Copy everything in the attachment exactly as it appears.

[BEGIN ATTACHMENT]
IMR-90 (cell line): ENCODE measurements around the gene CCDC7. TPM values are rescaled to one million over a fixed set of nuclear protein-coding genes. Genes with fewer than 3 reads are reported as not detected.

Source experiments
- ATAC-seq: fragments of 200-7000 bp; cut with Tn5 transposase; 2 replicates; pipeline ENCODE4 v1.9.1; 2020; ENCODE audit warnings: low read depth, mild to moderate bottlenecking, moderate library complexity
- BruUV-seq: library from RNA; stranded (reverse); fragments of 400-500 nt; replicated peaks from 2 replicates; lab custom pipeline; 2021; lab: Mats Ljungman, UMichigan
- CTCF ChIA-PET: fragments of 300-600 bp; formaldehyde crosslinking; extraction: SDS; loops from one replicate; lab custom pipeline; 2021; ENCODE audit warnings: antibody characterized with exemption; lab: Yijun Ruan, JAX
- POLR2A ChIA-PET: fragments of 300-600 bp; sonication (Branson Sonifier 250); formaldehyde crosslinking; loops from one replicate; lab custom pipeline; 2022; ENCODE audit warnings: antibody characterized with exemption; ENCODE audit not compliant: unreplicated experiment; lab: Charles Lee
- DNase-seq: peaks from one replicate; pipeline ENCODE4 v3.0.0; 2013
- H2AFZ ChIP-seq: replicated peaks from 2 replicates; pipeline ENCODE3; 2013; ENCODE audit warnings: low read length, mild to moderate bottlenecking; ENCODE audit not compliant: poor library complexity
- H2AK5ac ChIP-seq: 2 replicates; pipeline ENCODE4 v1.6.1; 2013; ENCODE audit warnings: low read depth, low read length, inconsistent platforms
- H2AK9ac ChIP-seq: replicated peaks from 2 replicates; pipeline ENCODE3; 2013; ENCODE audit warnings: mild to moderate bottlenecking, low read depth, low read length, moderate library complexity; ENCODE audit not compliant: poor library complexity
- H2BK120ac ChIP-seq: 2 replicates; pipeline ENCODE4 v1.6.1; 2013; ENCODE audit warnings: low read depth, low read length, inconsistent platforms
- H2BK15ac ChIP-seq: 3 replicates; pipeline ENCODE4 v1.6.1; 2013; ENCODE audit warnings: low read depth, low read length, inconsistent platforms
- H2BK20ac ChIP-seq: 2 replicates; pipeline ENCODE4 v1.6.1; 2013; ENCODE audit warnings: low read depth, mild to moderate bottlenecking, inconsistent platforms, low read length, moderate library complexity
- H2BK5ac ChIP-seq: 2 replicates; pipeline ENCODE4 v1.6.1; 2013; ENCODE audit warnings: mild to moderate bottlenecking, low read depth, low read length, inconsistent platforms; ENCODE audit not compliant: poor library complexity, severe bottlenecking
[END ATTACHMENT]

IMR-90 (cell line): ENCODE measurements around the gene CCDC7. TPM values are rescaled to one million over a fixed set of nuclear protein-coding genes. Genes with fewer than 3 reads are reported as not detected.

Source experiments
- ATAC-seq: fragments of 200-7000 bp; cut with Tn5 transposase; 2 replicates; pipeline ENCODE4 v1.9.1; 2020; ENCODE audit warnings: low read depth, mild to moderate bottlenecking, moderate library complexity
- BruUV-seq: library from RNA; stranded (reverse); fragments of 400-500 nt; replicated peaks from 2 replicates; lab custom pipeline; 2021; lab: Mats Ljungman, UMichigan
- CTCF ChIA-PET: fragments of 300-600 bp; formaldehyde crosslinking; extraction: SDS; loops from one replicate; lab custom pipeline; 2021; ENCODE audit warnings: antibody characterized with exemption; lab: Yijun Ruan, JAX
- POLR2A ChIA-PET: fragments of 300-600 bp; sonication (Branson Sonifier 250); formaldehyde crosslinking; loops from one replicate; lab custom pipeline; 2022; ENCODE audit warnings: antibody characterized with exemption; ENCODE audit not compliant: unreplicated experiment; lab: Charles Lee
- DNase-seq: peaks from one replicate; pipeline ENCODE4 v3.0.0; 2013
- H2AFZ ChIP-seq: replicated peaks from 2 replicates; pipeline ENCODE3; 2013; ENCODE audit warnings: low read length, mild to moderate bottlenecking; ENCODE audit not compliant: poor library complexity
- H2AK5ac ChIP-seq: 2 replicates; pipeline ENCODE4 v1.6.1; 2013; ENCODE audit warnings: low read depth, low read length, inconsistent platforms
- H2AK9ac ChIP-seq: replicated peaks from 2 replicates; pipeline ENCODE3; 2013; ENCODE audit warnings: mild to moderate bottlenecking, low read depth, low read length, moderate library complexity; ENCODE audit not compliant: poor library complexity
- H2BK120ac ChIP-seq: 2 replicates; pipeline ENCODE4 v1.6.1; 2013; ENCODE audit warnings: low read depth, low read length, inconsistent platforms
- H2BK15ac ChIP-seq: 3 replicates; pipeline ENCODE4 v1.6.1; 2013; ENCODE audit warnings: low read depth, low read length, inconsistent platforms
- H2BK20ac ChIP-seq: 2 replicates; pipeline ENCODE4 v1.6.1; 2013; ENCODE audit warnings: low read depth, mild to moderate bottlenecking, inconsistent platforms, low read length, moderate library complexity
- H2BK5ac ChIP-seq: 2 replicates; pipeline ENCODE4 v1.6.1; 2013; ENCODE audit warnings: mild to moderate bottlenecking, low read depth, low read length, inconsistent platforms; ENCODE audit not compliant: poor library complexity, severe bottlenecking